DEC Scan Journal : Volume 34 Issue 4
2015 Volume 34, Issue 4 45 Contents Editorial Reflections Teaching & learning Research Curriculum support Share this Resource reviews By now, it is clear that gamification is not entirely new. Some of these techniques are used in teaching and learning, and also experienced in day-to- day life. Gamification systems, however, are more than just points, badges and leaderboards. They include details that are below the surface. How does gamification work? Good game design and game thinking are at the heart of successful games and is characterized by well-crafted game elements and game mechanics, not just points, badges and leaderboards. This is true also for well-designed gamification systems. Gamification works by choosing and implementing a few carefully designed and deliberate game elements and game mechanics. The following table shows some game elements and games related ideas and what they could be akin to in terms of teaching and learning. Game elements linked to teaching and learning-Stanley Yip Adobe Education Exchange website, photograph Stanley Yip 2014 Game element / idea Teaching and learning element / idea Goals and objectives in a game Learning objectives Achievements and progression Gaining knowledge and applying knowledge Constant and visual feedback Formative assessment Game difficulty levels Differentiation Obstacles in the game Inquiry based learning and problem solving Autonomy in the game Learner controlling the learning Multiplayer tasks Project based learning Replay-ability of the game Hypothesizing and doing Rewards and badges School/class certificates, award ceremonies End of level boss fight Summative assessment Using up a life in the game Failing, learning and trying again Focused playing of the game A sustained learning moment These are just some examples of game elements and games-related ideas. There are many more game elements and ideas. Explore Jesse Schell’s website for more teaching ideas and a range of game related content. Schell in a handbasket, Jesse Schell Game mechanics are the interactions that happen in the game, based on the game elements. A possible parallel to this could be the interaction of students in a classroom, based on the lesson parameters. Game thinking involves a diverse range of thinking. Two good areas to start on are exploring what it means to play and what is fun?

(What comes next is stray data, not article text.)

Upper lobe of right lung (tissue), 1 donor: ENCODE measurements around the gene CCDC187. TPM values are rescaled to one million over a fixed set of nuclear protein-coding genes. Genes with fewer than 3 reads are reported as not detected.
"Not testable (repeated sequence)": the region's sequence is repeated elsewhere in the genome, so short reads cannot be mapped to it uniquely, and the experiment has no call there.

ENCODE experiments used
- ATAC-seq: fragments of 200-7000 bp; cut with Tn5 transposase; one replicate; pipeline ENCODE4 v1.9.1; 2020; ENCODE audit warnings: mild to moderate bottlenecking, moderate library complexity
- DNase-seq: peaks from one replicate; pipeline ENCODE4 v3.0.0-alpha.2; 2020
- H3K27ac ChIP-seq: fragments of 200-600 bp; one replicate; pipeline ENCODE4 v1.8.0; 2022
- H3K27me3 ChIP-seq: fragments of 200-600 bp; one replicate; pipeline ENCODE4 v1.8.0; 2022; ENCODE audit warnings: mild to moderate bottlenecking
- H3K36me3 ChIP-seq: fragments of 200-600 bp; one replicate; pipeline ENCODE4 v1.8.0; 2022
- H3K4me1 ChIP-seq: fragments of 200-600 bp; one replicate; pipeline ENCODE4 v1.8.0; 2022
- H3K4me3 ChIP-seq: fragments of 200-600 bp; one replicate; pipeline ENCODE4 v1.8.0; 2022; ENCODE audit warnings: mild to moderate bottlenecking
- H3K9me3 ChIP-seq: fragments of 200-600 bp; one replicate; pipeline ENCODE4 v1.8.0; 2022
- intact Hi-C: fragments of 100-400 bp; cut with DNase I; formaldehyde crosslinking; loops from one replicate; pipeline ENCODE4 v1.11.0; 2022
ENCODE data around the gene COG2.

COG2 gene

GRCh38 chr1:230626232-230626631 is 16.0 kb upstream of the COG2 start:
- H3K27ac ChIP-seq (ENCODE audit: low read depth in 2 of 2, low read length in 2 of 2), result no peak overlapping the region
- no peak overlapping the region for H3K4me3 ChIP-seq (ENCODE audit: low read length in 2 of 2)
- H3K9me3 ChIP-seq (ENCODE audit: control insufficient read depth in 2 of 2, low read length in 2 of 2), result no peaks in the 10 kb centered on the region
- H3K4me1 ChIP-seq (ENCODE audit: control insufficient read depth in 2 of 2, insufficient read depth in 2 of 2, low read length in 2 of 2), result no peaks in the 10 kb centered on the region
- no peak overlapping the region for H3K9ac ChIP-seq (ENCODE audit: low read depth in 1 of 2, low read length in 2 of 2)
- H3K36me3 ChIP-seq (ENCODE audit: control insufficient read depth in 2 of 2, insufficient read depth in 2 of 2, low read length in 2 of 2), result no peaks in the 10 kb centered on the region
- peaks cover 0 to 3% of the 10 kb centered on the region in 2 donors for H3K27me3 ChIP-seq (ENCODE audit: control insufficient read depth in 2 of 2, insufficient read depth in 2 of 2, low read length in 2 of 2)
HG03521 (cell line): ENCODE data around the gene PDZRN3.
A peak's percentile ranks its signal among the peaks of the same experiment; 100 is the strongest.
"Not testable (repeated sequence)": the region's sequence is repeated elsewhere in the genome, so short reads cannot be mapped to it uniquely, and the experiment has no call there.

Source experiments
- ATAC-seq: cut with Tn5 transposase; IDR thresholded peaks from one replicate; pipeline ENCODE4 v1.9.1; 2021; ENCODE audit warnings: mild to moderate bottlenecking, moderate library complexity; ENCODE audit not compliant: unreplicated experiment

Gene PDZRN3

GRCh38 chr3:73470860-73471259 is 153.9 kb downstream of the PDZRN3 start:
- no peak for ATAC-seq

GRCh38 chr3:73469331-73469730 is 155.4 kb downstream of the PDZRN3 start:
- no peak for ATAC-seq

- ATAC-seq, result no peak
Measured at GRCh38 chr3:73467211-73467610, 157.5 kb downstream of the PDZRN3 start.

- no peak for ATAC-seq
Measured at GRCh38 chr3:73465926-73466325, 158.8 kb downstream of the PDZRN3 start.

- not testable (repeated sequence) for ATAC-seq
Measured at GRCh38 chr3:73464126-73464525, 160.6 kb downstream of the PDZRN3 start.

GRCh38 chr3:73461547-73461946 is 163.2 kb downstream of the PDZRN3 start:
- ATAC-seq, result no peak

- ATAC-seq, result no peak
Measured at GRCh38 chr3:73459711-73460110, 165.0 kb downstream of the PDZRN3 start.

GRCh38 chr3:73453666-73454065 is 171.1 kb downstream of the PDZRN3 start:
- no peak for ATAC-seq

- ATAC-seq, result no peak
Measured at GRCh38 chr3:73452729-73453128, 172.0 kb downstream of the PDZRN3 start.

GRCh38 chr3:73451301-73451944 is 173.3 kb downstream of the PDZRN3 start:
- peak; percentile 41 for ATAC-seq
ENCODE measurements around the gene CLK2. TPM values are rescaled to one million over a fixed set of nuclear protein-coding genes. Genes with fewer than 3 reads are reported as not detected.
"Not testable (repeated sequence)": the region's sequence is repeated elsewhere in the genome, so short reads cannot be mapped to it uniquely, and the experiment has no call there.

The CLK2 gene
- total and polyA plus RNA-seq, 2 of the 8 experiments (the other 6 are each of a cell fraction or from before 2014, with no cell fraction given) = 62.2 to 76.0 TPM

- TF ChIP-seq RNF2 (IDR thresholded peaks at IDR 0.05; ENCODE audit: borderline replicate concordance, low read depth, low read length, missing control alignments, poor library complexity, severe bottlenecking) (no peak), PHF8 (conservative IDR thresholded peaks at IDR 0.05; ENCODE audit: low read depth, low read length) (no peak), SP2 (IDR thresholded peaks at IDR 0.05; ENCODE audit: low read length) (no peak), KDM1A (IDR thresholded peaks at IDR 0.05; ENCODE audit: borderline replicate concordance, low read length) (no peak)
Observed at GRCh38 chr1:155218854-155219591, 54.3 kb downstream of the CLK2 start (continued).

Volume 34 Issue 3
Volume 35 Issue 1